FRANCENE TEARPOCK-MARTINI, Appellant v. SHICKSHINNY BOROUGH; JULE MOORE; MICHAEL STEEBER; ROSALIE WHITEBREAD; JAMES WIDO
Shickshinny Borough erected a sign (the “Church sign”) on a right-of-way near Francene Tearpock-Martini's home. The sign states, “Bible Baptist Church Welcomes You!” It has images of a cross and a book (presumably the Bible) and an arrow pointing toward the Bible Baptist Church (the “Church”) with the phrase “1 Block” written on the arrow. Tearpock-Martini alleges that the Borough's erection of this sign violates her rights under the Establishment Clause of the First Amendment to the United States Constitution. Tearpock-Martini argues that the Borough has endorsed the Church's religion by favoring the Church over all other entities that might or allegedly did seek to place a sign on rights-of-way in Shickshinny.
On July 22, 2016, the District Court, applying the endorsement and Lemon tests, granted summary judgment for the Borough. See Tearpock-Martini v. Shickshinny Borough, No. 3:12cv2223, 2016 WL 3959034 (M.D. Pa. July 22, 2016). The District Court held that Tearpock-Martini failed to show a violation of the Establishment Clause under the endorsement test because no reasonable jury could find that the Borough had favored the Church when making decisions on signs. See id. at *4. The District Court also held that Tearpock-Martini had not shown an Establishment Clause violation under the three-part Lemon test. See id. at *5. Because we agree that Tearpock-Martini failed to show that the Borough treated the Church with any favoritism, we will affirm.
The District Court had jurisdiction under 28 U.S.C. §§ 1331 and 1343, and we have jurisdiction pursuant to 28 U.S.C. § 1291.
We review the District Court's disposition of a summary judgment motion de novo, applying the same standard as the District Court. Doe v. Luzerne County, 660 F.3d 169, 174 (3d Cir. 2011). “Under this standard, a court will ‘grant summary judgment if the movant shows that there is no genuine dispute as to any material fact and the movant is entitled to judgment as a matter of law.’ ” Ramara, Inc. v. Westfield Ins. Co., 814 F.3d 660, 666 (3d Cir. 2016) (quoting Fed. R. Civ. P. 56(a)). To show a genuine dispute of material fact, the nonmovant “must present more than a mere scintilla of evidence; there must be evidence on which the jury could reasonably find for the [nonmovant].” S.H. ex rel. Durrell v. Lower Merion Sch. Dist., 729 F.3d 248, 256 (3d Cir. 2013) (quoting Jakimas v. Hoffman-La Roche, Inc., 485 F.3d 770, 777 (3d Cir. 2007)) (internal quotation marks omitted).
When evaluating whether a government entity violated the Establishment Clause outside the public education context, we use two tests: the endorsement test and the Lemon test. See Modrovich v. Allegheny County, 385 F.3d 397, 400–01 (3d Cir. 2004) (describing the endorsement test and the Lemon test).
Under the endorsement test, we must determine whether “under the totality of the circumstances, the challenged practice conveys a message favoring or disfavoring religion.” Doe v. Indian River Sch. Dist., 653 F.3d 256, 284 (3d Cir. 2011) (internal quotation mark omitted). “The relevant question under the endorsement test is ‘whether a reasonable observer familiar with the history and context of the display would perceive the display as a government endorsement of religion.’ ” Borden v. Sch. Dist. of Twp. of E. Brunswick, 523 F.3d 153, 175 (3d Cir. 2008) (quoting Modrovich, 385 F.3d at 401).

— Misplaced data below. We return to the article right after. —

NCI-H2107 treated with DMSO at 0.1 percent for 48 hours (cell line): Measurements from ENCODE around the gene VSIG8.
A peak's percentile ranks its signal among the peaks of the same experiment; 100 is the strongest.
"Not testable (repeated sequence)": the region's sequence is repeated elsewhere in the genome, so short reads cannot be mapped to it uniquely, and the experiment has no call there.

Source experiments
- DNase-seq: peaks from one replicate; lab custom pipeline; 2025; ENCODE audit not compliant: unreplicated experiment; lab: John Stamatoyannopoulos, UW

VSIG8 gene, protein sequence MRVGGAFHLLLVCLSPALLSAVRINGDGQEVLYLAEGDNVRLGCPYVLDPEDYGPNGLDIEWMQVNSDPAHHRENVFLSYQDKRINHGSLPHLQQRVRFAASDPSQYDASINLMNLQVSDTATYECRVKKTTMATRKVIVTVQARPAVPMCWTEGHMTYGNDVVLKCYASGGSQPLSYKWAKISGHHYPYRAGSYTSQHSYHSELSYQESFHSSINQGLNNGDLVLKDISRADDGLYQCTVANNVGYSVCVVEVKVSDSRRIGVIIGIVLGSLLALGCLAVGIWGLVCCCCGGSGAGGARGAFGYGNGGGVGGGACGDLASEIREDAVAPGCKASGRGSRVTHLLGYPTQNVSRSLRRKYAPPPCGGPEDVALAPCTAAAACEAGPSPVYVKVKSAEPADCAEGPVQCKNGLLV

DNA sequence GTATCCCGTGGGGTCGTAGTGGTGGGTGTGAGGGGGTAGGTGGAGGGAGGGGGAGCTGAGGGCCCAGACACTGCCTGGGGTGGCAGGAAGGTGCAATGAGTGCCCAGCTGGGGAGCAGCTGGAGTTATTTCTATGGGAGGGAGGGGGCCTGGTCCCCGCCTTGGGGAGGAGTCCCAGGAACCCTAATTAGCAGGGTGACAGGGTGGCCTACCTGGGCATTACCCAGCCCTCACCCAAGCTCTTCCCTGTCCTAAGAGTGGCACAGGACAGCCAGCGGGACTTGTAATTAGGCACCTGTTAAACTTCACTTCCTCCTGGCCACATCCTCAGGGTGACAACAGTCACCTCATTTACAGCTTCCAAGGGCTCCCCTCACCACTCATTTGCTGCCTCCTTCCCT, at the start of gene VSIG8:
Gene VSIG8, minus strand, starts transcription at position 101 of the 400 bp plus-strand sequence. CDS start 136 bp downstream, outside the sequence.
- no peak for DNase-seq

Tearpock-Martini argues that a reasonable observer would perceive the Borough's installation of the Church sign on the state right-of-way as an endorsement of religion because, excepting a sign to a Borough-owned boat launch, the Borough did not permit “signs of any kind within its borders” and “even refused to permit the U.S. Postal Service” to erect its own sign. Br. Appellant 3.1 In light of the fact that it is undisputed that the right-of-way displayed signs with no religious content, Tearpock-Martini argues that the boat launch sign is different because it directs individuals “to a property owned by the Borough itself.” Reply Br. Appellant 6; see also JA000097, JA000101 (describing boat launch sign). In addition to the boat launch sign, there is a sign for a Subway restaurant. Tearpock-Martini notes that the Subway sign was not placed with the approval of the Borough. These really seem like distinctions without a difference.
Tearpock-Martini attempts to manufacture the favoritism she needs to show an Establishment Clause violation by comparing the Church sign to a hypothetical post office sign that the Borough declined to erect.2 There are two steps in the sign application process. First, an applicant must fill out a form and pay a twenty-five dollar fee. Then, the Town Council has to approve the application. The Borough's 30(b)(6) witness, Kathleen C. Llewellyn, stated that the post office sign was not approved for two reasons: First, she said that a motion “was made” to approve a post office sign, but “it wasn't seconded.” JA000084. Second, she explained that the Post Office failed to apply: “I don't think the post office applied. I think it was -- somebody may have come -- they may have gone to Kevin Morris, who is the fire chief, and said, gee, you know, it would be helpful, you know, if we had signs up. And he may have brought it up that way without any formalities of, you know, applying for a permit. I don't know that.” JA000086. Although Tearpock-Martini raises an issue of fact as to whether the Church actually paid the fee and therefore whether the Church complied with every step of the process, Tearpock-Martini raises no doubt that the Post Office—unlike the Church—failed to fill out the form.3